The image was a tremendous success, and as a result George’s collaboration with Neiman Marcus continued with Hawaiian Blues (1998, 36×63, acrylic on canvas), also a catalogue cover, but this time celebrating the opening of their new store in Honolulu.
The butterflies amass on the back of the book (the left), travel across the spine, and form a lei around the dog’s neck. Here it’s easy to relate to George’s Cajun paintings if one thinks of the dog as being cut out and pasted onto the landscape of an old Hawaiian postcard just as the Cajuns were cut out and pasted onto Louisiana (see the post The Aioli Dinner and a Cajun Artist).
I watched George work on this piece for months, and I remember clearly his enjoying the puzzle of creating this composition and concept (similar to the recent painting Victory on Bayou St. John). He formed the sketch on a duplicate canvas, also size 36×63, and he pasted the butterflies onto the design. We kept George’s mother, in her 90s and living with us at the time, happily occupied and feeling needed for weeks by having her cut out butterflies from enlarged photocopies of clip art images. George stretched an identical canvas and copied his design in paint while referring to the mock-up across the room.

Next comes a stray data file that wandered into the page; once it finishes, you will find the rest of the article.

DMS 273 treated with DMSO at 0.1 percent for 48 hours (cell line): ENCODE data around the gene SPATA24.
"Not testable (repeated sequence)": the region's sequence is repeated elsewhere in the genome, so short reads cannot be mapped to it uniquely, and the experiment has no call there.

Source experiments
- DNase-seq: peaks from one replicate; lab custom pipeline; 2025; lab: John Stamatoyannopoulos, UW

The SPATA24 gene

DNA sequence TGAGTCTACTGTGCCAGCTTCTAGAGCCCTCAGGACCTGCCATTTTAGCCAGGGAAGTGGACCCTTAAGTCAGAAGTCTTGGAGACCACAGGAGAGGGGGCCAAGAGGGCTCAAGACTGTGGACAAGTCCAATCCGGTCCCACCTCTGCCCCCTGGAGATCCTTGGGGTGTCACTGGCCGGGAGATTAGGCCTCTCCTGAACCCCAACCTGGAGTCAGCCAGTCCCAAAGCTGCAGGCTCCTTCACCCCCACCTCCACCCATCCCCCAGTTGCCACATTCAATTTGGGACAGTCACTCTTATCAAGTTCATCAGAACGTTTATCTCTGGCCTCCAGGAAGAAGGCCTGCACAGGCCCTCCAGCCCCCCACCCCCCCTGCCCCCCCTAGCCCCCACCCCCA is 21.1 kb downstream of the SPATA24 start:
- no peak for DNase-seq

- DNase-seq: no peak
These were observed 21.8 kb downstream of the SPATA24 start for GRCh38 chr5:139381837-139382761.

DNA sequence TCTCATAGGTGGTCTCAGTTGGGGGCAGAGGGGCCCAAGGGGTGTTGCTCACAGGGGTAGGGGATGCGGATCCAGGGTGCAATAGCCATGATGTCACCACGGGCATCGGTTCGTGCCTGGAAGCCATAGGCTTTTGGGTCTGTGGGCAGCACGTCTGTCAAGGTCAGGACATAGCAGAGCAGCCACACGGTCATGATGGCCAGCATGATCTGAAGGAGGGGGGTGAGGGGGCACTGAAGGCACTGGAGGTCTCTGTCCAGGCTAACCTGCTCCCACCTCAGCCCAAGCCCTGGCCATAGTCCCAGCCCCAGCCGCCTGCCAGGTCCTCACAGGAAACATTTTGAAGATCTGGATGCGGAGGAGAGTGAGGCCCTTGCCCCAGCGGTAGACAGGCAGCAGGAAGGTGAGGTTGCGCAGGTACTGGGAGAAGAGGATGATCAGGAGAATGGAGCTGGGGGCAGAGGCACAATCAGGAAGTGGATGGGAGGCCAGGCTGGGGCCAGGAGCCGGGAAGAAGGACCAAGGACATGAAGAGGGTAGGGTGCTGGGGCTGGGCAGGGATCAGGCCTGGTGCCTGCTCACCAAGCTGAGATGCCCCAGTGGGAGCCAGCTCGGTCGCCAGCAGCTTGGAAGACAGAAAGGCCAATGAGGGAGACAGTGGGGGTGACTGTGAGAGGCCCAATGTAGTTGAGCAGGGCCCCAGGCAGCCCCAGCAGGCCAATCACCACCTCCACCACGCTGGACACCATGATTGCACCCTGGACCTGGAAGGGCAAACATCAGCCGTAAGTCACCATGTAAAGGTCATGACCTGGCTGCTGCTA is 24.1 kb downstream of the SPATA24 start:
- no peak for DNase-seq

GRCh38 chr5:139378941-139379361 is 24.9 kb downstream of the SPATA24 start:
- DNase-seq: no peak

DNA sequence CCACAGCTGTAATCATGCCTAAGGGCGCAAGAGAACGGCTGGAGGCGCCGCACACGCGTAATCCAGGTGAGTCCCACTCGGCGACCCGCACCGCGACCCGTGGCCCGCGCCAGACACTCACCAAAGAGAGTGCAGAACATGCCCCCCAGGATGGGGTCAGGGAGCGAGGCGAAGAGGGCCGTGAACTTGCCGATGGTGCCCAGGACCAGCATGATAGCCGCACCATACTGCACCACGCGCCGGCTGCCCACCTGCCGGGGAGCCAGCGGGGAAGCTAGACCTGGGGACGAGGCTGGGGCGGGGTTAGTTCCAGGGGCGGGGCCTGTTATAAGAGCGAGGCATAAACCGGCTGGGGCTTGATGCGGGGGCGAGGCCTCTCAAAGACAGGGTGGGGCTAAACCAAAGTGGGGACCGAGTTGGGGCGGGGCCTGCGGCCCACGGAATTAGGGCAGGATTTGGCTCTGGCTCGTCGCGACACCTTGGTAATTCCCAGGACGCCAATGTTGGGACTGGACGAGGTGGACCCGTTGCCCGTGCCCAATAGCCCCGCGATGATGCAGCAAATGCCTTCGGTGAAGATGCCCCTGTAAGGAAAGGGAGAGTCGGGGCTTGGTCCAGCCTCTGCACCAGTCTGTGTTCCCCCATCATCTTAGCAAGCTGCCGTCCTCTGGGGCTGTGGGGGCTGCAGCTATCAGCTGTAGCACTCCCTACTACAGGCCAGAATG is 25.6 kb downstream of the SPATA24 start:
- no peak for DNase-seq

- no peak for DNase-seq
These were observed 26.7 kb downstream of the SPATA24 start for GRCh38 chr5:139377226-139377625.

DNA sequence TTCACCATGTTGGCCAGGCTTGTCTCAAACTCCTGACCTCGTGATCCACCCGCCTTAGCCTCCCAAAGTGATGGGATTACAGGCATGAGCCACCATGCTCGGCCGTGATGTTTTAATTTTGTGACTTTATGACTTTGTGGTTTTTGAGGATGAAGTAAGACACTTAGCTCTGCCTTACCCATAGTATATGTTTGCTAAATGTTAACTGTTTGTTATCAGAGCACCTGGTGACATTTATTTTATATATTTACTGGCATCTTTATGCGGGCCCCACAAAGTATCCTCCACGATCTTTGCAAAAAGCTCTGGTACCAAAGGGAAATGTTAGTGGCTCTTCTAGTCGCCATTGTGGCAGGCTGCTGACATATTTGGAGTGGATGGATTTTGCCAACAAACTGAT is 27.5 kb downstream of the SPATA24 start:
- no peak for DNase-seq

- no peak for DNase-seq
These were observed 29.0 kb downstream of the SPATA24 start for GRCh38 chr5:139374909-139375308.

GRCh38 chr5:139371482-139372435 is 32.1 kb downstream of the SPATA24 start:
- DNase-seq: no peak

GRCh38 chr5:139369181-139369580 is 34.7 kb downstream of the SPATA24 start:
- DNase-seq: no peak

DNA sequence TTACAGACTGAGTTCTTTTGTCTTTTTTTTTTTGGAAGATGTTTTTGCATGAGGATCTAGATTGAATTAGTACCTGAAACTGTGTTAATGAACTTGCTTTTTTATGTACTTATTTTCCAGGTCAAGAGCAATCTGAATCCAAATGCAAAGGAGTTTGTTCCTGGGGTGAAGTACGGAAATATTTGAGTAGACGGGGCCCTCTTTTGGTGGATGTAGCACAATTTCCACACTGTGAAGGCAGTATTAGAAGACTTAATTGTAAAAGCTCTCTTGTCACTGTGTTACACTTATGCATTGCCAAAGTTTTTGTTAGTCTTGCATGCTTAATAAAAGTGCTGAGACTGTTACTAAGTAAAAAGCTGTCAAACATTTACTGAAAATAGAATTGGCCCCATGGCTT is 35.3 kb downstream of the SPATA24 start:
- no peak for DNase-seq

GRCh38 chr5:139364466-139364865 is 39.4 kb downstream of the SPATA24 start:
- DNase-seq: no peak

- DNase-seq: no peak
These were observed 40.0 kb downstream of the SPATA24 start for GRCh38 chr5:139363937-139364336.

Normally George does not make prints of his paintings. (The prints are original silkscreens, different from the paintings, as described here). But in this case, as with the other Neiman Marcus prints, George made silkscreens of the painting and sold them in both his galleries and within the corresponding catalogue. The one thousand Hawaiian Blues prints sold out within just a few weeks, and to this day the painting is arguably George’s most famous from the Blue Dog Series.
Following the success of Hawaiian Blues, Neiman Marcus commissioned The Millennium (1999, 36×63, acrylic on canvas), George’s design for their January 2000 catalogue cover. As with the other paintings, they gave him carte blanche with regards to design and concept, provided he incorporate a butterfly in some way.